The notion of “building green” has become mainstream in recent decades, thanks to the efforts of a small number of builders on the fringe of the building industry.
But in the rush to jump on the green bandwagon, not much time gets spent considering what it means to create a more sustainable building. Some think a label declaring a material to be “green” is all that is required—but figuring out how to make a measurable difference in our environmental impact takes a bit more effort.
With almost everyone selling some version of green, it is up to each homeowner and builder to do the research to make better choices. That research must go beyond the product sales sheet to examine how the product is made. Here are some common-sense factors to apply to decisions.
Products made from petrochemicals have a large ecological footprint. Regardless of any “green” marketing, crude oil is responsible for vast amounts of ecological damage—and all petrochemical products bear a share of that harm. And most petrochemical products will persist in the environment long after their useful life as building materials.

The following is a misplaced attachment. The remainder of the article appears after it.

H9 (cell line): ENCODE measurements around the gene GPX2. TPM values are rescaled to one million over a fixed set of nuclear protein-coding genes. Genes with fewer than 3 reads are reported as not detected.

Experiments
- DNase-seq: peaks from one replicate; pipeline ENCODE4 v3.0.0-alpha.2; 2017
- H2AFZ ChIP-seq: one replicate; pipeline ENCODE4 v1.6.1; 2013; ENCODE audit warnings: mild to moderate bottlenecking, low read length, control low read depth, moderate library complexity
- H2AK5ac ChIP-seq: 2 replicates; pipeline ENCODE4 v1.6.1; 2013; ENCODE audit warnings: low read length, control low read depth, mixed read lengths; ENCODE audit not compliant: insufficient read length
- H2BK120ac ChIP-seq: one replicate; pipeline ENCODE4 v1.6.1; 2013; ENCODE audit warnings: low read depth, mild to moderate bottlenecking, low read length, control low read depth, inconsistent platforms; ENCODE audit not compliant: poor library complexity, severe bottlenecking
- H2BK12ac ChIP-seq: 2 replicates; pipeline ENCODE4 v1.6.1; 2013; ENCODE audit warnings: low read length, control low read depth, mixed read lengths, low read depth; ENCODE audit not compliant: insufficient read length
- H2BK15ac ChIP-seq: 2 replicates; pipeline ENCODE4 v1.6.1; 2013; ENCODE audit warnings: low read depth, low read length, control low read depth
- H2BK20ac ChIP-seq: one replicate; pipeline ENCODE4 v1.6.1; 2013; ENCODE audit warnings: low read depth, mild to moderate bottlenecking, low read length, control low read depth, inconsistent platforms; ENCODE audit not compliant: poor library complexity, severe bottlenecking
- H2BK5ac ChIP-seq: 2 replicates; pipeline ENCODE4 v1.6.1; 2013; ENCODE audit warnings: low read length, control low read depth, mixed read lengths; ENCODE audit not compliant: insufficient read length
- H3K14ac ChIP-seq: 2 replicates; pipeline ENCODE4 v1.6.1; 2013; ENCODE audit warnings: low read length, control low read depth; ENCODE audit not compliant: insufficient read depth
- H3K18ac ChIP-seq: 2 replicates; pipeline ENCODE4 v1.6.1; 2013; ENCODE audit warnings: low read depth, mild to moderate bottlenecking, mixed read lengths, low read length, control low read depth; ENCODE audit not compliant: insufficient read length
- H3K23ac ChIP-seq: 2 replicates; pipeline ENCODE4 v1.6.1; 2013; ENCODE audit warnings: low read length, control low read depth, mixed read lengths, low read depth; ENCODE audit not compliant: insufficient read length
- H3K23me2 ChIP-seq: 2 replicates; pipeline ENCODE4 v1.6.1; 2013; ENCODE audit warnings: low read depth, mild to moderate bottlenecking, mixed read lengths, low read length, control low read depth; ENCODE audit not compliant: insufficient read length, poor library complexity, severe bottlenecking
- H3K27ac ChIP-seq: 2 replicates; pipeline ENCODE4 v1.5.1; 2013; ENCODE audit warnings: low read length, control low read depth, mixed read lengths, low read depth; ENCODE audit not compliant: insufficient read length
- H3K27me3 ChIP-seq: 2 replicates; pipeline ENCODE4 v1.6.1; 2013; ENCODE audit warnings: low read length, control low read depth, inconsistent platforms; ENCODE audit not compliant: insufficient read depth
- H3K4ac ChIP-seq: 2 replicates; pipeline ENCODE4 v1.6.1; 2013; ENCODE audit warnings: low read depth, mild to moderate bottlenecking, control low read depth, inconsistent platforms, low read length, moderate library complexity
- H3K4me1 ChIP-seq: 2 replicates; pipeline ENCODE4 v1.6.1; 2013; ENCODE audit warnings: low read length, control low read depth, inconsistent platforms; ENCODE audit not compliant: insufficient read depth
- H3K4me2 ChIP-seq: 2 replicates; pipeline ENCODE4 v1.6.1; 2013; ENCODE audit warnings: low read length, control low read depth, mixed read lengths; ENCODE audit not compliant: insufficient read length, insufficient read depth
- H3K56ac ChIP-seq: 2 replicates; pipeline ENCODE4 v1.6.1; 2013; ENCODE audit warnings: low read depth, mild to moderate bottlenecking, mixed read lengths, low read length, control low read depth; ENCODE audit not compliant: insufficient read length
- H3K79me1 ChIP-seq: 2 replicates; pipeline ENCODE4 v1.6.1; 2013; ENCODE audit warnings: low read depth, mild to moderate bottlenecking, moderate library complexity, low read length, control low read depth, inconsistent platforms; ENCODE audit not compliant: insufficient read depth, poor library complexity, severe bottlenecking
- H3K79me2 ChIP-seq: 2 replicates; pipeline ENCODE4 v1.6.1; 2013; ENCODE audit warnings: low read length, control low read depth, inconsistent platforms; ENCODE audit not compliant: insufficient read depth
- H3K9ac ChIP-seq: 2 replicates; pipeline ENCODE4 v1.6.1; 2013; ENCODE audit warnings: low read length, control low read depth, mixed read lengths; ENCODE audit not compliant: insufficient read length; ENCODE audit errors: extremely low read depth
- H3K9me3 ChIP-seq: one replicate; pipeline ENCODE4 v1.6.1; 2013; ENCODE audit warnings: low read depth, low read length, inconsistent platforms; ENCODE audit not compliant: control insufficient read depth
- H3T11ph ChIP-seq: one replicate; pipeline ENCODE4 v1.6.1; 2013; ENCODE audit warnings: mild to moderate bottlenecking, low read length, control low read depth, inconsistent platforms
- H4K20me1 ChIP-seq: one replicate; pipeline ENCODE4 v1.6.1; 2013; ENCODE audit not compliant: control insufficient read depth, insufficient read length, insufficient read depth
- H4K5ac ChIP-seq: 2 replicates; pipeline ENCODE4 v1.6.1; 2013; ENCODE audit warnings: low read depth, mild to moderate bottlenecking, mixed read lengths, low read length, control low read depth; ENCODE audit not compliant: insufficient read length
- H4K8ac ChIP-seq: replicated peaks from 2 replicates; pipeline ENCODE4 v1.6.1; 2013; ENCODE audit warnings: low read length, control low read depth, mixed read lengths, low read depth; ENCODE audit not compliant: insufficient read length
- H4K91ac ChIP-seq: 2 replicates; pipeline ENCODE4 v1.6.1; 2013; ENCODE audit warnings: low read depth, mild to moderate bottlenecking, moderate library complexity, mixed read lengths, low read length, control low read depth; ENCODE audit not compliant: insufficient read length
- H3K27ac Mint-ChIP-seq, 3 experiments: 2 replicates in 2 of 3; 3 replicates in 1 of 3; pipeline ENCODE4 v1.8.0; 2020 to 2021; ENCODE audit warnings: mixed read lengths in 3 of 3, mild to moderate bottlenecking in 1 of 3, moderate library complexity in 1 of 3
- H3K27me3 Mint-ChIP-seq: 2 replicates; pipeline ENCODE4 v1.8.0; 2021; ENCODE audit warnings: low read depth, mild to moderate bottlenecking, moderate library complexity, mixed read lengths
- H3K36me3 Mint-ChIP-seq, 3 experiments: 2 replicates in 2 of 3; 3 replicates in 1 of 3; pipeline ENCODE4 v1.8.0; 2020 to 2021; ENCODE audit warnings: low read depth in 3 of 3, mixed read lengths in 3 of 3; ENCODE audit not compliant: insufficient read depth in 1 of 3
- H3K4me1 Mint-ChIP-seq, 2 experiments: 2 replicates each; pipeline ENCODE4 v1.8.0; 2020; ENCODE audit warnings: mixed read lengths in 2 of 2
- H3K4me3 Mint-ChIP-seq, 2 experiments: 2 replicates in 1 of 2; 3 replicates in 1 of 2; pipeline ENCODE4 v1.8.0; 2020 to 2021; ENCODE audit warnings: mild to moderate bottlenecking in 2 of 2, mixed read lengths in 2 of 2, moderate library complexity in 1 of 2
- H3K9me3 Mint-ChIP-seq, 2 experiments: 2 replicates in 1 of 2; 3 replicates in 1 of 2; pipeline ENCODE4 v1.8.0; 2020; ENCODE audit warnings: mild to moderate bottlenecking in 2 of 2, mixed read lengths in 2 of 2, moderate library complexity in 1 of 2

Example: Foam insulation carries a dire environmental footprint in its manufacturing, and in its use and eventual disposal.
Products manufactured using high quantities of heat have large environmental impacts. They consume a lot of fuel and create a lot of pollution in the process. The greater the amount of heat required, the greater the impacts.
Example: Portland cement requires heating limestone to 1,100°F in the calcining process, and then to 2,640°F to sinter the material.
The more complex the manufacturing process, the more impacts the product is likely to have. Natural materials, such as straw bales, which require little or no modification prior to use, are likely to have fewer impacts.
Example: Cereal straw is cut in the field during the harvesting process and compressed in a simple mechanical baler.